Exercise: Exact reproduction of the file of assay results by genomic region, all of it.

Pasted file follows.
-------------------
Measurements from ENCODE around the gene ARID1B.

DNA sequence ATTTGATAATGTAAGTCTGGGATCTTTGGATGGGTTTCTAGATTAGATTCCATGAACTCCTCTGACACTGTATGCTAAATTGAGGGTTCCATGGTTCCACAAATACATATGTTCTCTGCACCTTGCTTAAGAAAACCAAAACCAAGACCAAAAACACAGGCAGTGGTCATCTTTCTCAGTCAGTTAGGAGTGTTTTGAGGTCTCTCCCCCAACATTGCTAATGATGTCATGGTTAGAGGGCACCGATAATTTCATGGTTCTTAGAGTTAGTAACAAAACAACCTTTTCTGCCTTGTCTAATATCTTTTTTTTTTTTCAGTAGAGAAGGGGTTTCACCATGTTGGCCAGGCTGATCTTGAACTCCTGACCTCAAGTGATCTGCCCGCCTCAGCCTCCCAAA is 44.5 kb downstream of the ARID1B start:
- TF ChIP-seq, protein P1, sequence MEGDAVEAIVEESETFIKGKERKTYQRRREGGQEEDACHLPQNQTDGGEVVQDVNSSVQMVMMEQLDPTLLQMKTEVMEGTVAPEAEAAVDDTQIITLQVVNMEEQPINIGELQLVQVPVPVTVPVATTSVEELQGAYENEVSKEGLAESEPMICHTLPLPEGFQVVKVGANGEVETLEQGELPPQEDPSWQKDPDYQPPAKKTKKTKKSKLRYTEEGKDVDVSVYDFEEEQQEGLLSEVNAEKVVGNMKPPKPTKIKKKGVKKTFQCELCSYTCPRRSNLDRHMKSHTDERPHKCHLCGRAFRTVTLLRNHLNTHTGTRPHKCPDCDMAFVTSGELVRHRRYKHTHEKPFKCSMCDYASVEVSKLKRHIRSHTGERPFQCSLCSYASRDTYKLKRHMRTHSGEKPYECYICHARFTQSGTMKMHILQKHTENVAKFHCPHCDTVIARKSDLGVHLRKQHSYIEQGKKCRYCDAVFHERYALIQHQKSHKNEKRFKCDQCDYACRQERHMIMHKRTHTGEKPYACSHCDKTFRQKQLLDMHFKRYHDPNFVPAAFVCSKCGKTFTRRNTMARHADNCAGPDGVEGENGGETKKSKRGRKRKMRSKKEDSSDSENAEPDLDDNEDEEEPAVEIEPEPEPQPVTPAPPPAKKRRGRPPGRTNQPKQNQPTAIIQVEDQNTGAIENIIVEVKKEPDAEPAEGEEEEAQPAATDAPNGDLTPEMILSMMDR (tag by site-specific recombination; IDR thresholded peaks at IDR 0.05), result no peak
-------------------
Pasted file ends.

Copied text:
Measurements from ENCODE around the gene ARID1B.

DNA sequence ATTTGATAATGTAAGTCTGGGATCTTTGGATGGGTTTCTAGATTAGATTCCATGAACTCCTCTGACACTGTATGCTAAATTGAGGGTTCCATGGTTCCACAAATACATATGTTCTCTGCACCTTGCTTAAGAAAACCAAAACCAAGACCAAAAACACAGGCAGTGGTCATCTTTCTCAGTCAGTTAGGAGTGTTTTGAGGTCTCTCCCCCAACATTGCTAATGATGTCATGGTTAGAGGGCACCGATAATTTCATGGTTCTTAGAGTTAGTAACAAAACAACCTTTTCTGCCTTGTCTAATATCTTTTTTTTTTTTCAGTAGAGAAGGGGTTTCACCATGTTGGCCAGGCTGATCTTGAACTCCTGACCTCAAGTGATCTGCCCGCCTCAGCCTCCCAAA is 44.5 kb downstream of the ARID1B start:
- TF ChIP-seq, protein P1, sequence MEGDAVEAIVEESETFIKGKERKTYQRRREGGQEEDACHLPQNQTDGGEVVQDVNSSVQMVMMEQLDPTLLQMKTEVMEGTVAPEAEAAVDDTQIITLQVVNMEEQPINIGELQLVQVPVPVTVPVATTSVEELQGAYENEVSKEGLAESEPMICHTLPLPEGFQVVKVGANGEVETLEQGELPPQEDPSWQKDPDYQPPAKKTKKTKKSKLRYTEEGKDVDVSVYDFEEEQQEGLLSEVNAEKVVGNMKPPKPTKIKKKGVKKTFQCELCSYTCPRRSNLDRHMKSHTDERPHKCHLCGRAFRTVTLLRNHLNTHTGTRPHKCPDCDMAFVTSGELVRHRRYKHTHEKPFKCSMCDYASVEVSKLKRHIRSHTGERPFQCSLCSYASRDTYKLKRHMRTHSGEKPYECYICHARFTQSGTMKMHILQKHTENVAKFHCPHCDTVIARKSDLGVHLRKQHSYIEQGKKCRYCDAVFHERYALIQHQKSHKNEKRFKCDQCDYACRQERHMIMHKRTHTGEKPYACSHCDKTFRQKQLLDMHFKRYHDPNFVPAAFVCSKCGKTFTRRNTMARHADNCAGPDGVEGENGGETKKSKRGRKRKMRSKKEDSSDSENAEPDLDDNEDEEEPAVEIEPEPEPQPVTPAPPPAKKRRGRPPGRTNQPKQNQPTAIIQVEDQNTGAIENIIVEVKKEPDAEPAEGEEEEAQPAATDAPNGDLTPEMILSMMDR (tag by site-specific recombination; IDR thresholded peaks at IDR 0.05), result no peak